As the super-wealthy become wealthier and continue to seek so-called “safe-heaven” investments, prime residential real estate markets are likely to continue to see price increases in 2012, Knight Frank’s Prime Global Forecast said today. However, if calamity strikes in European markets, even high-end residential property in global cities may suffer, the logic goes.
“If the euro was to collapse, or a similar catastrophe was to strike, all bets really would be off and we would expect much weaker performance across all of our prime markets,” Liam Bailey, head of residential research for Knight Frank, said in the report.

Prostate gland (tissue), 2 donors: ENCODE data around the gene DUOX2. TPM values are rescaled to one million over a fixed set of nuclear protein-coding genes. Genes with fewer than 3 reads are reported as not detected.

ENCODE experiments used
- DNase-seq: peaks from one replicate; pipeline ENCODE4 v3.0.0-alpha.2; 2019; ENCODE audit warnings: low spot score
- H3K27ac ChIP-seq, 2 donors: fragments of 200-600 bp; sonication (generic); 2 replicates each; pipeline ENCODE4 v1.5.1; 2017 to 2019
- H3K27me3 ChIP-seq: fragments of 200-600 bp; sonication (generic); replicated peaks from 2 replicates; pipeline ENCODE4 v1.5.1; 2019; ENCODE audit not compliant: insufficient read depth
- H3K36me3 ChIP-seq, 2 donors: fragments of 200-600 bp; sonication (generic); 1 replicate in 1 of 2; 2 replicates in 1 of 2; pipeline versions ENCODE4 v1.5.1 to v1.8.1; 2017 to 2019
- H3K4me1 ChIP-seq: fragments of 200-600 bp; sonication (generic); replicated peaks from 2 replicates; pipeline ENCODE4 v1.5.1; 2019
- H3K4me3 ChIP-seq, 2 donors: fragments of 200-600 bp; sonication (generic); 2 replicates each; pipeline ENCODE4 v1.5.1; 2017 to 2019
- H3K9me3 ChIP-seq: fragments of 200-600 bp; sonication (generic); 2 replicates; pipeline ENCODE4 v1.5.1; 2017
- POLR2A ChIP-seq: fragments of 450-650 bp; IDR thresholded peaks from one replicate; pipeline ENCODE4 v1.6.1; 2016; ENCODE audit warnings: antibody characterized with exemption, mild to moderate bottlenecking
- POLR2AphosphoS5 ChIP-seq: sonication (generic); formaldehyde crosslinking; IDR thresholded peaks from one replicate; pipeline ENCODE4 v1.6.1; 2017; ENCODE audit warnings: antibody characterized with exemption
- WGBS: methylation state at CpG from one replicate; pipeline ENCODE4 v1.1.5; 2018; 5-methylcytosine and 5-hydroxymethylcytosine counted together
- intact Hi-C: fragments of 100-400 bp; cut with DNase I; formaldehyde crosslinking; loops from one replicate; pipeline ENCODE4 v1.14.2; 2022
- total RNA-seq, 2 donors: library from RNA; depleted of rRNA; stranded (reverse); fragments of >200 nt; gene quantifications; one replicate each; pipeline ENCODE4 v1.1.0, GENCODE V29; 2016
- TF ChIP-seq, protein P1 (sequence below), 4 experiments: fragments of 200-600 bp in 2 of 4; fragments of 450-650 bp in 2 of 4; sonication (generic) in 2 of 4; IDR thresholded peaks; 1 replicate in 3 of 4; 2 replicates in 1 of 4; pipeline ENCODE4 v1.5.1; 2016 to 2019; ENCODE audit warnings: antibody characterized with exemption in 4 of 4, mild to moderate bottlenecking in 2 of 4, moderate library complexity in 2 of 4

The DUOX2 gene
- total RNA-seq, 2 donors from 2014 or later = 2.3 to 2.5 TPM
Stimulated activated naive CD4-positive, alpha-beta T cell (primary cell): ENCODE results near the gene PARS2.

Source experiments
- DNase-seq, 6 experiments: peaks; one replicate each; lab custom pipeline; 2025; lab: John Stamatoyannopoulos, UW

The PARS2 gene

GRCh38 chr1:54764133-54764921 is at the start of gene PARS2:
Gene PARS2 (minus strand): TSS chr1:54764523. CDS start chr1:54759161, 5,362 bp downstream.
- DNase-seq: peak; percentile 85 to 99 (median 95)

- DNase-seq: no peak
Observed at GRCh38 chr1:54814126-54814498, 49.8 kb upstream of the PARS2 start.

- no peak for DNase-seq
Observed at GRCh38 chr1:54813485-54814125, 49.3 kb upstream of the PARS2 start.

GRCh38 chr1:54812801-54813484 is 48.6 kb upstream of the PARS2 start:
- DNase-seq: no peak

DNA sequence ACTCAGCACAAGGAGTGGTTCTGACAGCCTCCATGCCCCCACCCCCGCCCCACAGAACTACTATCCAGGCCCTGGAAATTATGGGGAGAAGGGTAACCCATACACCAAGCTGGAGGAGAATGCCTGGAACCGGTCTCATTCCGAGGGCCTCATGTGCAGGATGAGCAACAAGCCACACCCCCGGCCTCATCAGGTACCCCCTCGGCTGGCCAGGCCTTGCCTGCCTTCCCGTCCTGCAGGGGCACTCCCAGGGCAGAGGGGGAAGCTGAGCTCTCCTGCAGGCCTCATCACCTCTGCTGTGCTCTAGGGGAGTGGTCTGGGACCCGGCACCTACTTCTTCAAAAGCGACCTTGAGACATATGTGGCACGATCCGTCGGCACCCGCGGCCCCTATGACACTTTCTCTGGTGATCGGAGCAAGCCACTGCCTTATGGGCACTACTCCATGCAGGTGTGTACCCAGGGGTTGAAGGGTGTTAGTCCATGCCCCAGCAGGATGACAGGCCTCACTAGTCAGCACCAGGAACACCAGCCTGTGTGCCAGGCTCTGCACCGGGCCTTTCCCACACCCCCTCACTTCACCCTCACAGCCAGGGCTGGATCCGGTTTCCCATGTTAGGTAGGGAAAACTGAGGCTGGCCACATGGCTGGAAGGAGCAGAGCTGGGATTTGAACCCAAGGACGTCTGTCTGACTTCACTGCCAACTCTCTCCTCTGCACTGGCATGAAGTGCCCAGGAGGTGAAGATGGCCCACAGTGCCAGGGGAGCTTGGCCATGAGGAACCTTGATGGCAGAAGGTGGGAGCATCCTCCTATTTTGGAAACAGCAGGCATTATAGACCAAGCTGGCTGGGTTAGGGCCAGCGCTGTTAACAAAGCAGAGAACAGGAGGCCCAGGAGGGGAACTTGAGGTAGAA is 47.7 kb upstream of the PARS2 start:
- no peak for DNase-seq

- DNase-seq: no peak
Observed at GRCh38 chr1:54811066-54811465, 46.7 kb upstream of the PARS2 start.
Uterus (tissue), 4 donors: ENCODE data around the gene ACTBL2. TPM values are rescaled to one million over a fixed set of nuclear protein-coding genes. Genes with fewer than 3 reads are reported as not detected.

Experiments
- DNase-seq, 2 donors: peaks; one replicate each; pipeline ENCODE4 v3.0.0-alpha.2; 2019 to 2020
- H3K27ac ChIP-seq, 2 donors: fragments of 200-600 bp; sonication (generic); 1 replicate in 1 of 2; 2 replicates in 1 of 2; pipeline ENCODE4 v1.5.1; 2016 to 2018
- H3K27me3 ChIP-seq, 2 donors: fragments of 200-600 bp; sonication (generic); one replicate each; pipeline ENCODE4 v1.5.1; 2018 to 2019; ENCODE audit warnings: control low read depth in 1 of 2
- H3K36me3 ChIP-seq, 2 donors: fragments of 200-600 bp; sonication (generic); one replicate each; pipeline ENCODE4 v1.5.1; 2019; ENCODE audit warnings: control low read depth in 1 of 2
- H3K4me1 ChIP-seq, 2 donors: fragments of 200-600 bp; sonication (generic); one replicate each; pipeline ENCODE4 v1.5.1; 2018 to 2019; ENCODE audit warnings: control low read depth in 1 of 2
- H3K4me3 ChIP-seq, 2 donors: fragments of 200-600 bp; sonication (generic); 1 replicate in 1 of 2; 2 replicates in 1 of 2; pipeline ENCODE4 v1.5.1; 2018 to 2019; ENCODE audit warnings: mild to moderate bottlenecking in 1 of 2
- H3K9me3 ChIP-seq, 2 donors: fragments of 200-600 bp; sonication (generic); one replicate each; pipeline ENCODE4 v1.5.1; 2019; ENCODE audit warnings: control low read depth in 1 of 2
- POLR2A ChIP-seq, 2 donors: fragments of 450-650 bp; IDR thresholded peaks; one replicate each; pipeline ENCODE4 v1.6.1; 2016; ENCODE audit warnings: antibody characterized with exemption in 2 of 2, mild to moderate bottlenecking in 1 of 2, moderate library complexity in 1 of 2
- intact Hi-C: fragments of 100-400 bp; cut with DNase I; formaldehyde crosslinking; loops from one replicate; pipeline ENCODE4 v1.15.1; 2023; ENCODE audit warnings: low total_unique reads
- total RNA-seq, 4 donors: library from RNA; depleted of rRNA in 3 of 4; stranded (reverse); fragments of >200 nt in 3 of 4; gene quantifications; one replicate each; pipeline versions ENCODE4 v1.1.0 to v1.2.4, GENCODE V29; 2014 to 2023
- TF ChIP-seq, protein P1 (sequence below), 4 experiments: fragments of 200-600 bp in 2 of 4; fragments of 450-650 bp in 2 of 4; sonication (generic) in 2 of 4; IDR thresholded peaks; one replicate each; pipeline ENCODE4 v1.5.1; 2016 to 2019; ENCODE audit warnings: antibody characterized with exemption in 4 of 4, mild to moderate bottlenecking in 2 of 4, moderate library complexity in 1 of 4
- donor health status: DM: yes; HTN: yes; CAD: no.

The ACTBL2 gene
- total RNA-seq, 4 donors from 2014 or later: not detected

While the recovery in 2009 sent many investors clamoring for trophy real estate, that trend may come grinding to a halt if and when prime markets are “undermined by domestic economic reality,” as Bailey put it. Weak prices for mid- and lower-market housing, combined with targeted tax and regulatory changes could put a damper on prime housing prices in North America and Europe.
In both Europe and Asia there are also marked disparities between cities, as Hong Kong is expected to see price declines, with Bejing prices projected to go up between 5 and 10 percent. Prices in Geneva and Zurich are expected to drop, while Paris and Moscow will see price increases.
Kate Everett-Allen, global data coordinator at Knight Frank’s international residential research arm, was a bit more optimistic. She said she expects prices in most prime markets to remain flat at worst, and foresees Jakarta and Nairobi, the markets projected to have the strongest 2012, to rise 20 percent in the next year. — Guelda Voien